The further to the left or the right you move, the more your lens on life distorts.

Wednesday, June 04, 2008


The Rev. Jeramiah Wright was correct about one thing when he said [paraphrasing]: “Barack Obama is a politician. He’ll say what he has to say to get elected.”

Obama’s speech at the AIPAC meeting is being hailed by some in the Jewish community as a breakthrough, “proof” that the Chosen One is, in fact, ready to continue America’s unwavering policy of support for a tiny Democracy located in the midst of murderous enemies who would like nothing better than Israel’s complete eradication.

But everything in Obama’s very limited background, from the anti-Israel advisors he chose for his political campaign, to the pro-Palestinian friends he associated with over the past decade, to the far Left political constituency that supports him without waver, indicate that what he said may not be what he truly believes. Rather, to quote the Rev. Wright, it’s “what he has to say to get elected.”
Reading the text of Obama’s AIPAC speech—a really good idea for all his presentations because it eliminates the Wow! factor that his prodigious rhetorical skill introduces—he says all the right things for an audience that supports Israel wholeheartedly. But a close read allows him wiggle room, to wit:
But as I said at the outset, Israel will have some heavy stones to carry as well. Its history has been full of tough choices in search of peace and security.Yitzhak Rabin had the vision to reach out to longtime enemies. Ariel Sharon had the determination to lead Israel out of Gaza. These were difficult, painful decisions that went to the heart of Israel's identity as a nation.

And although Obama did criticize Hamas [as well as Hezballah and Iran] and demanded that they “recognize Israel’s right to exist; renounce the use of violence; and abide by past agreements between Israel and the Palestinian Authority,” he did not suggest that maybe, just maybe, it was time for the Palestinians to be the first to “make painful decisions” and lift “some heavy stones.” He did not suggest that maybe, just maybe, the Palestinians—you know, the folks who have launched over 6,000 rockets at Israeli civilian population centers—owe Israel and the world some indication that they have abandoned their venomous hatred and barbaric behavior.

Barack Obama did what he had to do. The real question is, will he follow through? Or will he, upon being elected, flip-flop on his comments? I would argue that there is nothing, absolutely nothing, in Obama’s thin record to indicate that he won’t flip flop and, in fact, recent events seem to indicate that he will.

Consider the slow transition he’s made on Iran. Less than six months ago, he promised to meet with Mahmoud Amadinejad without pre-conditons and less than three months ago he suggested that Iran was only a “small threat.” At AIPAC, he stated:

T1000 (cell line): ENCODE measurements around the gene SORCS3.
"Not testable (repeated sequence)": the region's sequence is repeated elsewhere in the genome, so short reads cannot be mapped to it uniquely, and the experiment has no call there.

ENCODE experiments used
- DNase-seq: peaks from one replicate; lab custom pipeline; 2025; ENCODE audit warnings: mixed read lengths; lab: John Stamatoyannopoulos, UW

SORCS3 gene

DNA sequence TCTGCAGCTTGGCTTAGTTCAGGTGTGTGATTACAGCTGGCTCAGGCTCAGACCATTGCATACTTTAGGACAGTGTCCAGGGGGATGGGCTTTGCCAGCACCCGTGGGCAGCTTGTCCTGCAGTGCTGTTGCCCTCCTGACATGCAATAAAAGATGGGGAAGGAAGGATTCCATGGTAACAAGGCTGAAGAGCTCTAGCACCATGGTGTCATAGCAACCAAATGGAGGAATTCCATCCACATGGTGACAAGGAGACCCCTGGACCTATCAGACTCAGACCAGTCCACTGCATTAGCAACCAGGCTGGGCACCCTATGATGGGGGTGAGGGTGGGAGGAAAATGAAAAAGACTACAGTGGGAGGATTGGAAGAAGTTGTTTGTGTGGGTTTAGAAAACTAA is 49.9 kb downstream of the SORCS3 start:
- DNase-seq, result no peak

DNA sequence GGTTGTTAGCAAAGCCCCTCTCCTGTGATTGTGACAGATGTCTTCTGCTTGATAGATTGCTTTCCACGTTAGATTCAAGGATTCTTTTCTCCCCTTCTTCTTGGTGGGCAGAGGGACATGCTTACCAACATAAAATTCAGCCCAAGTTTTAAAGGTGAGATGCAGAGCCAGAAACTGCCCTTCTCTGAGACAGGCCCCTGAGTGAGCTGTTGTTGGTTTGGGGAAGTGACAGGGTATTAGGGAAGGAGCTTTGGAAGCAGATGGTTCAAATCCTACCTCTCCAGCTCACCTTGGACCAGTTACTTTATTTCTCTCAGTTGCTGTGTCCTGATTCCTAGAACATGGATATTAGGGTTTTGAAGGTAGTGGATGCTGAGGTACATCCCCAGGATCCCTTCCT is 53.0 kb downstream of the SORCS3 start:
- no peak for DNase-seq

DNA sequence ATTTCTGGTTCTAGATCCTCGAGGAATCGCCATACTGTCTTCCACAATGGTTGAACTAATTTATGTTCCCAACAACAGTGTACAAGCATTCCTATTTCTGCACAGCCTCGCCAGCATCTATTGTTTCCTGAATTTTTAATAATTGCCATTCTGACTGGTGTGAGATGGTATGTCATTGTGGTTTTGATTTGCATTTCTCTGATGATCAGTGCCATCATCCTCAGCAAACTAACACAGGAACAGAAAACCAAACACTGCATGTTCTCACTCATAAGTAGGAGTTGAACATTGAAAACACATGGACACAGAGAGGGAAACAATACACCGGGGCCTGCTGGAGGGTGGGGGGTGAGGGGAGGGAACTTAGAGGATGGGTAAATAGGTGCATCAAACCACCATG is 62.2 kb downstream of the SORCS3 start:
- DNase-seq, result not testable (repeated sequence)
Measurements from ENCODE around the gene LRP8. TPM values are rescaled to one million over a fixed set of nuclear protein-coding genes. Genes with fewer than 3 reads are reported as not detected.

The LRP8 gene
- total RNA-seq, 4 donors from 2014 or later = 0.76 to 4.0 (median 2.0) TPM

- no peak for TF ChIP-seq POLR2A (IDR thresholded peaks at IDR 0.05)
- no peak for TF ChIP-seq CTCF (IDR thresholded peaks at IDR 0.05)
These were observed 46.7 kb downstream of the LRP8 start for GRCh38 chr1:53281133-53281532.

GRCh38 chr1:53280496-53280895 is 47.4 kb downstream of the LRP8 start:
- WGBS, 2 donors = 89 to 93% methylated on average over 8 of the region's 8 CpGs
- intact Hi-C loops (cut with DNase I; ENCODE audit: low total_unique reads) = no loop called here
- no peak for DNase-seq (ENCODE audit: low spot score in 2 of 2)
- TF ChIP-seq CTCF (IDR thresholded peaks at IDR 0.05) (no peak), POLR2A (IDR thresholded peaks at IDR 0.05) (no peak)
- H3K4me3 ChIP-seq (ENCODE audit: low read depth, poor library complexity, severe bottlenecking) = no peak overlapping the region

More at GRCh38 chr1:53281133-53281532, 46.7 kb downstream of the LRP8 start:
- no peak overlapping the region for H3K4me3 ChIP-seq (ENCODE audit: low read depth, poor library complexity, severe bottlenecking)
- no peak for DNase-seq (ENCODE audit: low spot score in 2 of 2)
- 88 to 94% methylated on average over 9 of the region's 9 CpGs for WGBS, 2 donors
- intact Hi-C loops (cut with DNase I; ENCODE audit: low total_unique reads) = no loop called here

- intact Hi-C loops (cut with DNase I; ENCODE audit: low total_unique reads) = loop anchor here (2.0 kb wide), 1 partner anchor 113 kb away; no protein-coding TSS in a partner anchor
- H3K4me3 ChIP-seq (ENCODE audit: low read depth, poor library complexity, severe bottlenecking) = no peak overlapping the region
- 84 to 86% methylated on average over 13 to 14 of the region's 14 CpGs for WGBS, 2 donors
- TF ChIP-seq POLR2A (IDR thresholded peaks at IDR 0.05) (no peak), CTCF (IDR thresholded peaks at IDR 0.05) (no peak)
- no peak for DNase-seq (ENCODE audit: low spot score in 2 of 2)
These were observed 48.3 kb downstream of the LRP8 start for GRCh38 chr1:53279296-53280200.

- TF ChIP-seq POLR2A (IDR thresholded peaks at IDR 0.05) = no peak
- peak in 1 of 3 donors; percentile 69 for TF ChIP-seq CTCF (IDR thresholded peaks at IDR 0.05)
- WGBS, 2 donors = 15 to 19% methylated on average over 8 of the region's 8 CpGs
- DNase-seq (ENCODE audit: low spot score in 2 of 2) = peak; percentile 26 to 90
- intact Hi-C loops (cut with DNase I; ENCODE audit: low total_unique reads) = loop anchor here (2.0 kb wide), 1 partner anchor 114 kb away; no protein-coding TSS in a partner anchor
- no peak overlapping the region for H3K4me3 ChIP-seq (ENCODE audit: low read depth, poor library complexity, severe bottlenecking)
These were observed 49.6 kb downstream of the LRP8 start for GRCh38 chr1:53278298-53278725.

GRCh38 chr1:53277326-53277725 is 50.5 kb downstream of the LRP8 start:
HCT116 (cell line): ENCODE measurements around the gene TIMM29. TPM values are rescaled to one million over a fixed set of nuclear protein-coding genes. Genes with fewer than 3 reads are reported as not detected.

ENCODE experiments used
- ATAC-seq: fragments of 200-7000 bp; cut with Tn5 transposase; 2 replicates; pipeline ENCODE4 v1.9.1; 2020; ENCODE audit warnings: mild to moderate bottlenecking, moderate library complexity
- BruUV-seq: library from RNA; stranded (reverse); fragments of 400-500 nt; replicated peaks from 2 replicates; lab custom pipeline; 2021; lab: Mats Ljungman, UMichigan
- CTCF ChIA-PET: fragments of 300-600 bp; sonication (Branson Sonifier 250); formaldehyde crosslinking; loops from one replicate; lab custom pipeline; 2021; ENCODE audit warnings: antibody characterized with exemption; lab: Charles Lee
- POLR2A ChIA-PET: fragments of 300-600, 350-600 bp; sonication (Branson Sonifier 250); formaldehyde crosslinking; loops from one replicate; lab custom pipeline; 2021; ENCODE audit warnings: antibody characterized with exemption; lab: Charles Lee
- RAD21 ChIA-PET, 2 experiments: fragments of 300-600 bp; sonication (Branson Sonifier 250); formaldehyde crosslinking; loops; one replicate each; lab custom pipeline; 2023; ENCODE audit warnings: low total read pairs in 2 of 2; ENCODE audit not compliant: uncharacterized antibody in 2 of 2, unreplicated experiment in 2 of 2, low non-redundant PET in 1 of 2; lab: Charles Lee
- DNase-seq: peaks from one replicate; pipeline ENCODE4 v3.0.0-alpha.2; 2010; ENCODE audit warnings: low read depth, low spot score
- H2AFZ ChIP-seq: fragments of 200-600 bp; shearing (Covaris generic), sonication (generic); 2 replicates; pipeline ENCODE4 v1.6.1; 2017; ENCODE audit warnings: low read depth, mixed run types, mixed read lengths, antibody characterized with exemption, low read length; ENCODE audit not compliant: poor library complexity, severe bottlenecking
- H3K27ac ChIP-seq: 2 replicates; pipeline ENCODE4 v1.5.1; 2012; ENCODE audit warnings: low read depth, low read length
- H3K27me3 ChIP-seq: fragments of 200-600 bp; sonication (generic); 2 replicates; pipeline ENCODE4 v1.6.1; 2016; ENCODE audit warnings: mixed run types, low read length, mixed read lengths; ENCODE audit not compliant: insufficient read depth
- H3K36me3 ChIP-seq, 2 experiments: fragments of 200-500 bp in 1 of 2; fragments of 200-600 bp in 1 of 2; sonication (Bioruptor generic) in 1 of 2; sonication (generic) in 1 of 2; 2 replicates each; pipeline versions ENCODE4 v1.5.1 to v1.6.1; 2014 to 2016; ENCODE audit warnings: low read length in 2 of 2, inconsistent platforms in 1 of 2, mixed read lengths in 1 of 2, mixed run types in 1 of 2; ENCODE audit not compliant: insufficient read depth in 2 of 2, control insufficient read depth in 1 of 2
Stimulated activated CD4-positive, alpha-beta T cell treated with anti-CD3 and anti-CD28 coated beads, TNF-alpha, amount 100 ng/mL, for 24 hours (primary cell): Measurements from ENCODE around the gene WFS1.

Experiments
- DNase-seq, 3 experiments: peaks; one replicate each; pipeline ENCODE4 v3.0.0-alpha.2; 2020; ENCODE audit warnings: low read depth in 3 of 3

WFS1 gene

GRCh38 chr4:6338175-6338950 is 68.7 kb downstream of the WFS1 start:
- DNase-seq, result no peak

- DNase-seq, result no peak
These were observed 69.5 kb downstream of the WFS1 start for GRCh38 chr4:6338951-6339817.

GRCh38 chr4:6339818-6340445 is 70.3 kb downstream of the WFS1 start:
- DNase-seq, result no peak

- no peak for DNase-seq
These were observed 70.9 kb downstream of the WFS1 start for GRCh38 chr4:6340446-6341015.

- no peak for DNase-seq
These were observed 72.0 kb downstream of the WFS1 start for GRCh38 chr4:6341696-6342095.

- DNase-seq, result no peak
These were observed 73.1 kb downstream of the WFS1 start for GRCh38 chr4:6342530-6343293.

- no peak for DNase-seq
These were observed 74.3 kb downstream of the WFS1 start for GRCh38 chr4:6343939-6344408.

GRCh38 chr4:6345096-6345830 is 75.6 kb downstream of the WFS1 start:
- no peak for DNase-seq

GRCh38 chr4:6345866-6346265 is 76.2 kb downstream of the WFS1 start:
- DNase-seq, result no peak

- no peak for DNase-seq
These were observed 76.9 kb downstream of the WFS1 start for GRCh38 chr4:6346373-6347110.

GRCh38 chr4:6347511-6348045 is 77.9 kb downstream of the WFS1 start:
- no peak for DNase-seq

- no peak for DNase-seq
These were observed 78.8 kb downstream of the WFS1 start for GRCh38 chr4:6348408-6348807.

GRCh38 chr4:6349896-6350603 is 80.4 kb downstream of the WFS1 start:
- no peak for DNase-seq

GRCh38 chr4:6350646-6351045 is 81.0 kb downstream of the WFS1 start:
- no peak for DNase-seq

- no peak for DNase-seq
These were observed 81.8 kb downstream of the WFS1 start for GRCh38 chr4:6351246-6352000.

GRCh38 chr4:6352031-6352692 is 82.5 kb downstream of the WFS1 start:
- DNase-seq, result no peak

Iran’s President Ahmadinejad’s regime is a threat to all of us. His words contain a chilling echo of some of the world’s most tragic history.

He's rapidly backed away from any meeting with Iran's lunatic political leader and has only recently begun to talk tough.

Flip-flop? You decide.

Because Obama has almost no experience on a federal and international level and virtually no record of promises kept or broken, many supporters simply take him at his word. His charisma makes you want to believe.

But are the words he said yesterday, the same as the words he’s saying today? And most important, will they be the same as the words he’ll utter when he’s President of the United States?

Update: (6/6/08):

Glenn Kessler reports on Obama’s latest position on Jerusalem.
Facing criticism from Palestinians, Sen. Barack Obama acknowledged today that the status of Jerusalem will need to be negotiated in future peace talks, amending a statement earlier in the week that Jerusalem "must remain undivided."

Obama, during a speech Wednesday to the American Israel Public Affairs Committee, a pro-israel lobbying group, had called for Jerusalem to become the site of the U.S. embassy, a frequent pledge for U.S. presidential candidates. (It is now in Tel Aviv.) But his statement that Jerusalem should be the undivided capital of Israel drew a swift rebuke from Palestinian Authority President Mahmoud Abbas.

"This statement is totally rejected," Abbas told reporters in Ramallah. "The whole world knows that holy Jerusalem was occupied in 1967 and we will not accept a Palestinian state without having Jerusalem as the capital of a Palestinian state."

I'm beginning to believe that the “change we can believe in” really means that Obama will “change” his positions to suit his immediate political needs.